Indirect Measures

An alternative method for assessing subjective or perceived fit is to use indirect methods, in which person and environment variables are reported separately. This could be by the same person (perceived fit) or from two unique sources (objective fit). The actual calculation of fit is done by a researcher making an explicit comparison of these two descriptions. How these two are compared can be further differentiated into two categories:

Difference Scores. The primary means of indirect fit assessment has been the use of profile similarity indexes or difference scores. These methods assess the algebraic difference between the person and environment variables. Despite their popularity they have been heavily criticized because of the inability to determine whether person and environment contribute equally to the outcome and the loss of information on the absolute level of characteristics and the direction of differences, as well as overly restrictive statistical constraints. These limitations may result in inappropriate conclusions about the nature of the fit relationships under investigation.

Polynomial Regression. In response to the concerns over difference scores, J. R. Edwards and colleagues proposed polynomial regression as an alternative way to assess PE fit. At its core, this approach avoids using a single term to capture fit. Instead, both person and environment, and associated higher-order terms (P2,P x E, and E2), are included as predictors in a regression. The relationship between these variables is then graphed in three-dimensional surface plots, which can be visually inspected, or characteristics of the surface (i.e., slopes and curvatures) can be statistically evaluated to determine whether a fit relationship is supported. This method requires large sample sizes and assesses fit on single dimensions (i.e., on one value) rather than across a set of dimensions (i.e., across a value profile). It provides a precise depiction of the relationship between person and environment variables but does not result in an effect size attributable to fit.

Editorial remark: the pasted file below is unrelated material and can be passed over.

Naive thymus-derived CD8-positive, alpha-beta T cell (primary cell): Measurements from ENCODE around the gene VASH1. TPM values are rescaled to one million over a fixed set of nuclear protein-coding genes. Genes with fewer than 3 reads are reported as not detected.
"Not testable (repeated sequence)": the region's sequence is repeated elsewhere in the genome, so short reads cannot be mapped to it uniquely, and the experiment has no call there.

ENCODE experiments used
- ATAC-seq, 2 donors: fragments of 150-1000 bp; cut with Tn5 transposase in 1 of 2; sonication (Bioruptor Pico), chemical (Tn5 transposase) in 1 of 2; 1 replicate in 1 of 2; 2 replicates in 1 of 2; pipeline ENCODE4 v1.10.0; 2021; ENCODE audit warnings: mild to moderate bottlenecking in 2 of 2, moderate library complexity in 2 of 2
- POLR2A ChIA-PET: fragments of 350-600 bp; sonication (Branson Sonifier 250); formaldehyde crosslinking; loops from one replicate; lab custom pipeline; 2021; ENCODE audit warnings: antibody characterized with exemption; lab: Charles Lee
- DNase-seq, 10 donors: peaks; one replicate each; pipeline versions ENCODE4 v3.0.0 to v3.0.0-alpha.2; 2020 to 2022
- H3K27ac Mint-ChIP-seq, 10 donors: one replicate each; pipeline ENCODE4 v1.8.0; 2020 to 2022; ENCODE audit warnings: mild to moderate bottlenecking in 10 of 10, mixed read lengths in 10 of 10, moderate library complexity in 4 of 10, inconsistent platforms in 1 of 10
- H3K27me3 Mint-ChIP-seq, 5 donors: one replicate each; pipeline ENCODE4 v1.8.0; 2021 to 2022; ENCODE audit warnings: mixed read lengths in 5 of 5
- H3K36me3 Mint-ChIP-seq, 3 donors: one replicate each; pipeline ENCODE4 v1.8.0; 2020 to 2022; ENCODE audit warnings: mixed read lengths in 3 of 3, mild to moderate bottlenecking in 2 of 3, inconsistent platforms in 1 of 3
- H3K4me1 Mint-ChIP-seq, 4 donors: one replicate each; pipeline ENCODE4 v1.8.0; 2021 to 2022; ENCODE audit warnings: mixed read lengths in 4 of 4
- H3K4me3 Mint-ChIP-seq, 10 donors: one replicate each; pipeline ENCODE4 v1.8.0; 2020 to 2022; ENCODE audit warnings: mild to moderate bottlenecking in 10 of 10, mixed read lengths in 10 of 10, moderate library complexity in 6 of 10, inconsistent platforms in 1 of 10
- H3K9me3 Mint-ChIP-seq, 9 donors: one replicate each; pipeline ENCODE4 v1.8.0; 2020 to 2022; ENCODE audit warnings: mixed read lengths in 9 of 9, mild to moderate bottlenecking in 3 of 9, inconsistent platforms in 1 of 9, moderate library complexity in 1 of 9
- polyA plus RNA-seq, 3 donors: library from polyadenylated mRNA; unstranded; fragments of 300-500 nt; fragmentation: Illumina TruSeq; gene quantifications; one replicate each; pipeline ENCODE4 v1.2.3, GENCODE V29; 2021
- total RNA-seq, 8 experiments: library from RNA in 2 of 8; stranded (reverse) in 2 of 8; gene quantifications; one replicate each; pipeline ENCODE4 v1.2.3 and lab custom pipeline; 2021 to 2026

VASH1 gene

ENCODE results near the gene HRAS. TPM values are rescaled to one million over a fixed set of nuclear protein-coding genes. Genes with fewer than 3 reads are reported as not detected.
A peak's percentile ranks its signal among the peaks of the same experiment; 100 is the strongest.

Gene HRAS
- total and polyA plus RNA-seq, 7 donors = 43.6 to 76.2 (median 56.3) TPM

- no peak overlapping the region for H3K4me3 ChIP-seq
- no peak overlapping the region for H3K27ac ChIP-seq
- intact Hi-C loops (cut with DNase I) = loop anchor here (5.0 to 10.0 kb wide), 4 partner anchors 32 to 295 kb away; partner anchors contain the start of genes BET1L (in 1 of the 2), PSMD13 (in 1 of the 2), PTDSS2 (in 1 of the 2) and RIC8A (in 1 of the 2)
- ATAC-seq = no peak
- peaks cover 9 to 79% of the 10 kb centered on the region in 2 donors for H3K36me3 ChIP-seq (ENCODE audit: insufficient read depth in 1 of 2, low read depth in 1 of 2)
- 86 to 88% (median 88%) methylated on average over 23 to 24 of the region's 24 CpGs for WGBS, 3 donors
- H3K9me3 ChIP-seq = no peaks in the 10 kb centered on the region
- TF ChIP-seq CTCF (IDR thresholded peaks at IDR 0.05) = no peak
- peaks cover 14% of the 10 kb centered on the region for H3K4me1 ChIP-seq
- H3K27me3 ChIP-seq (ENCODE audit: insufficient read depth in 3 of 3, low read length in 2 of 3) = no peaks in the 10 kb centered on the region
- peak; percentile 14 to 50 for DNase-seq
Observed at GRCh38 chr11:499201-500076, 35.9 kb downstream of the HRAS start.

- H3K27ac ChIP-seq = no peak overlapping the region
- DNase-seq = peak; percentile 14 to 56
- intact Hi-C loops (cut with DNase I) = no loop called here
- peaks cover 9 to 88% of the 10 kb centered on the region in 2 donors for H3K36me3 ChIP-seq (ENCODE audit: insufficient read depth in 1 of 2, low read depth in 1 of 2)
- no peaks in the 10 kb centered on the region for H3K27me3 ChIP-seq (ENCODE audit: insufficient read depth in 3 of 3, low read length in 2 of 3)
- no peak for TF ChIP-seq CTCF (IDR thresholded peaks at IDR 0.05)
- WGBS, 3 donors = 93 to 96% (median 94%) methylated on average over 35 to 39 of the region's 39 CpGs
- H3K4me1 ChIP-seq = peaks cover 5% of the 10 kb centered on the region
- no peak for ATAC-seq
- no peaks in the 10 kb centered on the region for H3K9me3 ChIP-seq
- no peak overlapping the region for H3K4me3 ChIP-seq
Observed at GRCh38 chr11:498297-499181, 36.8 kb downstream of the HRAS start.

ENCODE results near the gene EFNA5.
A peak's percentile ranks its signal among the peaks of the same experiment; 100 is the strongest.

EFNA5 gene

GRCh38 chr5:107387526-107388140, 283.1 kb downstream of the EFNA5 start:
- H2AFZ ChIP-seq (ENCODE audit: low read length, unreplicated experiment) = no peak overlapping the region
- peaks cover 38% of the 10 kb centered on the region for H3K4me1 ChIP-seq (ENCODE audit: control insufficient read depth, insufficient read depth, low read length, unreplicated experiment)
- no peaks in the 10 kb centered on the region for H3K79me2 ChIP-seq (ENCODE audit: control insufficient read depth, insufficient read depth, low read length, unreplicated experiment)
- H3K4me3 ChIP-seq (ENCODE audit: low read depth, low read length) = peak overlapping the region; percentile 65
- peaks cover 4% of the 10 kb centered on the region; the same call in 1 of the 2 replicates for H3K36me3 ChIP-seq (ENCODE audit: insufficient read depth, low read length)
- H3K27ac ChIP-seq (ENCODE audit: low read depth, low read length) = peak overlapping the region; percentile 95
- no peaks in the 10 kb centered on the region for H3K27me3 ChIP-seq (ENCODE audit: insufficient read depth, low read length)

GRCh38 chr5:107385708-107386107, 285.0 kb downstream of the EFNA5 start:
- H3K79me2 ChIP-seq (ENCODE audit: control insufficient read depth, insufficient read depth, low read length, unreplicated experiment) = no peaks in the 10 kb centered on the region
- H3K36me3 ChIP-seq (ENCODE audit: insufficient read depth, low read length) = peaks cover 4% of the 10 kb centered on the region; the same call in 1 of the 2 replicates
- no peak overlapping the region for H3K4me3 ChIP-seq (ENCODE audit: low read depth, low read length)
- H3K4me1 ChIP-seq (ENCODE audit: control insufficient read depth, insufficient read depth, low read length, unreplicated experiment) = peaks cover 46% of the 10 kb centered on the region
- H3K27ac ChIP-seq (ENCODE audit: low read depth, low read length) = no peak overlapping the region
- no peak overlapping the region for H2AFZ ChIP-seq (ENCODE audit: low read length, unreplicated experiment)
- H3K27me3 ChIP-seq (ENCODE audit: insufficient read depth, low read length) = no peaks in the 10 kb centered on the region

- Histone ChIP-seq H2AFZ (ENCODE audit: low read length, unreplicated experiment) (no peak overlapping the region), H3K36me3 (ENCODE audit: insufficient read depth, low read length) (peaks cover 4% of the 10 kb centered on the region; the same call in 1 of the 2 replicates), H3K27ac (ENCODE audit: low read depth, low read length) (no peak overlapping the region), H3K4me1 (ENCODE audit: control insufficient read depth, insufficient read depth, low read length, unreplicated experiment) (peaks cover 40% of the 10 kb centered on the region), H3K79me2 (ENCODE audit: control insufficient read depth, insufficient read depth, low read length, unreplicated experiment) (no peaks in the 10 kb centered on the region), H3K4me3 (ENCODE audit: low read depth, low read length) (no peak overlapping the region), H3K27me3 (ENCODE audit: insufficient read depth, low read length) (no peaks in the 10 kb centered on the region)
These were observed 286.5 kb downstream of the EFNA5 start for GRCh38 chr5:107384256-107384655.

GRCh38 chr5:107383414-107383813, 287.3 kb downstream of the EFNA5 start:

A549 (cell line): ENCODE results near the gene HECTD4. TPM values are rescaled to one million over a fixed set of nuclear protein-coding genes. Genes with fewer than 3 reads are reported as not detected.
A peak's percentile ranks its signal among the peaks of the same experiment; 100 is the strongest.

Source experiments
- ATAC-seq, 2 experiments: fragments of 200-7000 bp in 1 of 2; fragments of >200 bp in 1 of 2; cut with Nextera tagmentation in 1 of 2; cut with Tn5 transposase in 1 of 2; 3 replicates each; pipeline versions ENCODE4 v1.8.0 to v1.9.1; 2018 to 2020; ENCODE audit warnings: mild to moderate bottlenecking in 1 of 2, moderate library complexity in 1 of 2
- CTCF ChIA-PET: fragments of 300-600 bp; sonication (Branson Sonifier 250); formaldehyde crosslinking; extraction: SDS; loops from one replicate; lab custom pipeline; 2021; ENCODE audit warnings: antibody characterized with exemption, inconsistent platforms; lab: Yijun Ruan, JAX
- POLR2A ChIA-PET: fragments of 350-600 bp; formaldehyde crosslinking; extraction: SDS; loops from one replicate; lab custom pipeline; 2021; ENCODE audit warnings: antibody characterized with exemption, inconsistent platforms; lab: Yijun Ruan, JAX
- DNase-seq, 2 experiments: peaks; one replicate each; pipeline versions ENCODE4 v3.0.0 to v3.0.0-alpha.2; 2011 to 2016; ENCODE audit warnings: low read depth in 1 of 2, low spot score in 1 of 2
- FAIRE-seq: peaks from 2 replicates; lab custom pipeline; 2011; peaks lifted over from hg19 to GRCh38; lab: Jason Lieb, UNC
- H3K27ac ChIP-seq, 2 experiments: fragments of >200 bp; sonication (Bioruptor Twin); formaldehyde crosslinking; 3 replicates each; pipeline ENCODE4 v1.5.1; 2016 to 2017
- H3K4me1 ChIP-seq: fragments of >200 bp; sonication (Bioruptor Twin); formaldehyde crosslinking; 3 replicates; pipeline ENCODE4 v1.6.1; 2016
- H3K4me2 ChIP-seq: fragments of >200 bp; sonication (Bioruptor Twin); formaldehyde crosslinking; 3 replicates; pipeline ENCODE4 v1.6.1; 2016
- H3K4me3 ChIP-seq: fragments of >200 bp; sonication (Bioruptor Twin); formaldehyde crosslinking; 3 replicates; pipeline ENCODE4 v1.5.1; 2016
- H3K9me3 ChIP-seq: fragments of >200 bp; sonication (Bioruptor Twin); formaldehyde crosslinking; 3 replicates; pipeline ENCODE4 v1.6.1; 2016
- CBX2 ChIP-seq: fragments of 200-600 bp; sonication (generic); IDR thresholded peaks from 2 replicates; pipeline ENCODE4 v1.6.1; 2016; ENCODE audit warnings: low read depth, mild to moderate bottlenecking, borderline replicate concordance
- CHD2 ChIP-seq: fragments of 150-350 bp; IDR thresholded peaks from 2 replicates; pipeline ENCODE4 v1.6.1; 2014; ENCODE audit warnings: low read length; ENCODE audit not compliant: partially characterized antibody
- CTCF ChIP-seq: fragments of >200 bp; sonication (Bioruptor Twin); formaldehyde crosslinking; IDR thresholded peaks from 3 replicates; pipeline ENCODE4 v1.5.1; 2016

Research on PE fit remains one of the most eclectic domains of organizational psychology. However it is conceptualized, operationalized, or assessed, results consistently demonstrate that people’s perceptions of, and actual fit with, their environment has important consequences for work-related attitudes and behaviors.


  1. Chatman, J. A. (1989). Improving interactional organizational research: A model of person-organization fit. Academy of Management Review, 14, 333-349.
  2. Dawis, R. V., & Lofquist, L. H. (1984). A psychological theory of work adjustment. Minneapolis: University of Minnesota Press.
  3. Edwards, J. R. (1991). Person-job fit: A conceptual integration, literature review, and methodological critique. In C. L. R. I. T. Cooper (Ed.), International review of industrial and organizational psychology (Vol. 6, pp. 283-357). Chichester, England: Wiley.
  4. Edwards, J. R. (1994). The study of congruence in organizational behavior research: Critique and a proposed alternative. Organizational Behavior and Human Decision Processes, 58, 51-100.
  5. Holland, J. E. (1985). Making vocational choices: A theory of careers. Englewood Cliffs, NJ: Prentice Hall.
  6. Kristof, A. L. (1996). Person-organization fit: An integrative review of its conceptualizations, measurement, and implications. Personnel Psychology, 49(1), 1-49.
  7. Kristof-Brown, A. L., Zimmerman, R. D., & Johnson, E. C. (2005). Consequences of individuals’ fit at work: A meta-analysis of person-job, person-organization, person-group, and person-supervisor fit. Personnel Psychology, 58, 281-342.
  8. Lewin, K. (1935). A dynamic theory of personality. New York: McGraw-Hill.
  9. Schneider, B. (1987). The people make the place. Personnel Psychology, 40, 437-453.